Big water

Posted on | September 9, 2010 | 4 Comments

Click on the cover for the Pacific Institute report

A report released Wednesday by the Pacific Institute shows how in a relatively modest pass at obvious waste, California could conserve more than one and a half times the amount of water used every year in Los Angeles through improvements in farm irrigation, city landscaping, more efficient appliances and plumbing upgrades. Thirty per cent of the opportunities were found in cities and the remaining seventy per cent in agriculture. The most intriguing part? The cost is a fraction of the allowance for new dams called for in the bills behind the now postponed state water bond. Click here to read the synopsis, and here for the report. Or to read why conservation is the first most universally logical step for Californians to take to insure their water supply in the future, click here to read one of the report’s co-authors, Peter Gleick, in the San Francisco Chronicle.


4 Responses to “Big water”

  1. David Zetland
    September 11th, 2010 @ 10:51 am

    Emily — please apply more critical thinking to your summary of this (useless) report. 🙂

  2. EmilyGreen
    September 11th, 2010 @ 11:43 am

    Hi David. Thanks for the comment. We differ here. I do think serious and systemic conservation is needed throughout California before we embark on big storage projects. The urban capture outlined in the report seems, if anything, low and I suspect it was deliberately modest. If you accept the rough estimates that half of the water in So Cal is used outdoors and half of that is wasted, then there is arguably 1mafy of waste in So Cal alone. For argument’s sake, The Pacific Institute report seeks a fraction of that, and from across the state, not including LA. As for the ag portion, people who I greatly respect have taken issue in the past with the notion that farmers waste water and need analysts to tell them how to farm right. If I recall correctly, you are among them. By all means elucidate or provide links to your own critical thinking. I think the transitions laid out the report for urban conservation are creditable, well calculated and, again, very modest. The ag sections look reasonable, but mine are urban eyes.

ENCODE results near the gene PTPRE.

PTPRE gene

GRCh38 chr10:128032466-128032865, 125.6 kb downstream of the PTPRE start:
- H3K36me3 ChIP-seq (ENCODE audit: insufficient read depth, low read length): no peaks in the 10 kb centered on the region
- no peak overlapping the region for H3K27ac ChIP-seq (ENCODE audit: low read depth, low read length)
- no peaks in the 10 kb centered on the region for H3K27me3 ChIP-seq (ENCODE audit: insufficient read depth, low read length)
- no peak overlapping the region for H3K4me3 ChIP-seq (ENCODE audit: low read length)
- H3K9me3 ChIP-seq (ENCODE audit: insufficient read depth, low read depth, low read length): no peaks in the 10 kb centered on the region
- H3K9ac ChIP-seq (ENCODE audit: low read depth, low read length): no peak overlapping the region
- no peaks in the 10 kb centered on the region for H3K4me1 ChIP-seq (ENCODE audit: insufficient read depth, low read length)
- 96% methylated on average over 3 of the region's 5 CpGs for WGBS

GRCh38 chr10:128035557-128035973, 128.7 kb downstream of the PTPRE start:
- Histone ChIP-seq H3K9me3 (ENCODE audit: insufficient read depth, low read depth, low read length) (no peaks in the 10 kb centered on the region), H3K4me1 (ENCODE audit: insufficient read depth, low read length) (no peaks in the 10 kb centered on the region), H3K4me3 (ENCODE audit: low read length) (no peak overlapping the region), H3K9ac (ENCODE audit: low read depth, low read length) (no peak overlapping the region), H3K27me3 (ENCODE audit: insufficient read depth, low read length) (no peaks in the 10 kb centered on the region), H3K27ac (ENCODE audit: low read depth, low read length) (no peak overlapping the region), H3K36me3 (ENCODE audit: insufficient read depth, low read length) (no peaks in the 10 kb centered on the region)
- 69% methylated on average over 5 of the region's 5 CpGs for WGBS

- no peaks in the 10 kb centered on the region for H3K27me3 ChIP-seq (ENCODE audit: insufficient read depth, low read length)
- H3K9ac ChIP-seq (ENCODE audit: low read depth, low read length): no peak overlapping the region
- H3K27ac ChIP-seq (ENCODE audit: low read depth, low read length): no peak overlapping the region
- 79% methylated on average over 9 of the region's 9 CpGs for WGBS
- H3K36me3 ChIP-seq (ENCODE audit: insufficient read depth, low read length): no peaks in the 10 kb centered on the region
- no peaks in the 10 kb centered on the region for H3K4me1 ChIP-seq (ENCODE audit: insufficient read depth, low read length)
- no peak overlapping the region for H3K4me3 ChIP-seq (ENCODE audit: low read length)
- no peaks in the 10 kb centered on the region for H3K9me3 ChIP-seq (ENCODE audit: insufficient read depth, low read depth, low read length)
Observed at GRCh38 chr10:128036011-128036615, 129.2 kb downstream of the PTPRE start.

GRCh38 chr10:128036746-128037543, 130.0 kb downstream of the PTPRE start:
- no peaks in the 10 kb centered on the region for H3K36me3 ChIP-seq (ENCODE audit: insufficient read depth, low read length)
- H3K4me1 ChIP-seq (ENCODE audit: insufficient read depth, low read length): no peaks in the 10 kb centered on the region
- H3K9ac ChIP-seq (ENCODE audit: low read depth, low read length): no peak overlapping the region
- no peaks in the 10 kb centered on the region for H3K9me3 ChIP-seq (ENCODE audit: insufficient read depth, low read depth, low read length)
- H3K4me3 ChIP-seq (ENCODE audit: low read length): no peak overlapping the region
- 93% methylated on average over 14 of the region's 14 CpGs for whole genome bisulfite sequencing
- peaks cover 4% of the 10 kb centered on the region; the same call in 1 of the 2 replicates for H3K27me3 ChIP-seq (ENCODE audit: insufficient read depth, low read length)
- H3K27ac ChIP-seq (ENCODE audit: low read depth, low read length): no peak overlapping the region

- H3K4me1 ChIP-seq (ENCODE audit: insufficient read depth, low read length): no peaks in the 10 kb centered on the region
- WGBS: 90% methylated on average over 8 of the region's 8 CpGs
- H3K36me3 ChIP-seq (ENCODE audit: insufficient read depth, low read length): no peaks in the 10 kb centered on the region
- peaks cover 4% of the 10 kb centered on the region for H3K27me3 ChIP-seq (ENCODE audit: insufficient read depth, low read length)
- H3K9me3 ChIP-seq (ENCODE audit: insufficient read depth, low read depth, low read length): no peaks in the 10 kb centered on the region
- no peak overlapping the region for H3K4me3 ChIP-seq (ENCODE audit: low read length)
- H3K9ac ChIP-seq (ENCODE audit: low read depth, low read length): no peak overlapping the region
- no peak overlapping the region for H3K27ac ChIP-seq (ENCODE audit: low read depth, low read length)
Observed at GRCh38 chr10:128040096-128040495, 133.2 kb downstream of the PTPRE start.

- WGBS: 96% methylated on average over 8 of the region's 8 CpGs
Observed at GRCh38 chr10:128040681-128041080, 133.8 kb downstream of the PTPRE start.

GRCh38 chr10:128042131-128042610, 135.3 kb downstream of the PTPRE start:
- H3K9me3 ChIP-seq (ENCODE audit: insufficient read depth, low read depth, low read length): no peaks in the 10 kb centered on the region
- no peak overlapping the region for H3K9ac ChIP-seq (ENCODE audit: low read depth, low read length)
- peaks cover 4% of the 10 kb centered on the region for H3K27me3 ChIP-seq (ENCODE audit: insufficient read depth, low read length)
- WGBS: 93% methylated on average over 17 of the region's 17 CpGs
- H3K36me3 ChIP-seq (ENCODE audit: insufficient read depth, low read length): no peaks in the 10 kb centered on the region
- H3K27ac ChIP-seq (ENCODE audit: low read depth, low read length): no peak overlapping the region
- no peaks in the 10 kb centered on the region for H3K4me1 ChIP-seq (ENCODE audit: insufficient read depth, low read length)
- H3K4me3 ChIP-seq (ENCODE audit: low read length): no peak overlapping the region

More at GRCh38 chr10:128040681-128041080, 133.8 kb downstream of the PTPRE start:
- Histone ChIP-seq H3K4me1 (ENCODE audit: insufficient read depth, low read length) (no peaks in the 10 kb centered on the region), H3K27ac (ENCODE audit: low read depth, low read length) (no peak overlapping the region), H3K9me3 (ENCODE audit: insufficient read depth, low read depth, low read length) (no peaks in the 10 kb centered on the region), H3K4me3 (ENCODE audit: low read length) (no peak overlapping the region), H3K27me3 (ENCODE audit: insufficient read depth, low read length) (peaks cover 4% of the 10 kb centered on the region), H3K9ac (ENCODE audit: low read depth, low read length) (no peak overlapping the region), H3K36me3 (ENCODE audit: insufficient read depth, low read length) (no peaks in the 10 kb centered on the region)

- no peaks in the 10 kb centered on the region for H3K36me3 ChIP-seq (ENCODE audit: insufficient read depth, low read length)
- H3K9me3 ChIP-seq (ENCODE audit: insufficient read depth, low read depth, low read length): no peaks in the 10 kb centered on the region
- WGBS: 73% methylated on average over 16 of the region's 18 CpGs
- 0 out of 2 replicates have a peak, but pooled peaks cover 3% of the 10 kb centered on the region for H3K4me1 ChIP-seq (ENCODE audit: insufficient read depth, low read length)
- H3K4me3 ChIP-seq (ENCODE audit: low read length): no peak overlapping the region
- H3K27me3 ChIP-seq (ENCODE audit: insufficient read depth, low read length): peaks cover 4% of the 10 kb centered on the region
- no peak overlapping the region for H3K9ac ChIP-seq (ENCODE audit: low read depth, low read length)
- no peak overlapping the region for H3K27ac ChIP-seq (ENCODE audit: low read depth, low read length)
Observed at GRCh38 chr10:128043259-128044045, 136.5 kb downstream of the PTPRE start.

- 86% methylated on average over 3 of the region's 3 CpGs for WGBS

I don’t know how to make a graphic smiley face but I am smiling. -Emily

  3. David Zetland
    September 11th, 2010 @ 12:44 pm

    @Emily — As I’ve said before (, the problem with the report is neither the estimates of “savings” nor the technology proposed. The problem is the missing link, or incentive, to conserve water. As you know, I’ve written 100+ posts on the use of higher prices (urban) and markets (ag) top promote efficient use and re-allocation of water, respectively. The PI report continues to advocate command and control and subsidy instruments that do not work and waste money…

  4. Mike Wade
    September 27th, 2010 @ 3:34 pm

    The California Farm Water Coalition delivered the following letter and supporting materials today to California legislators pointing out the failures of the recent report by the Pacific Institute that claimed farmers could conserve an additional 700,000 acre-feet of water.

    California Farm Water Coalition letter to State legislators

    Northern California Water Association letter to Heather Cooley

    AWMC and CFWC San Joaquin Valley irrigation practices survey

    Mike Wade
    California Farm Water Coalition

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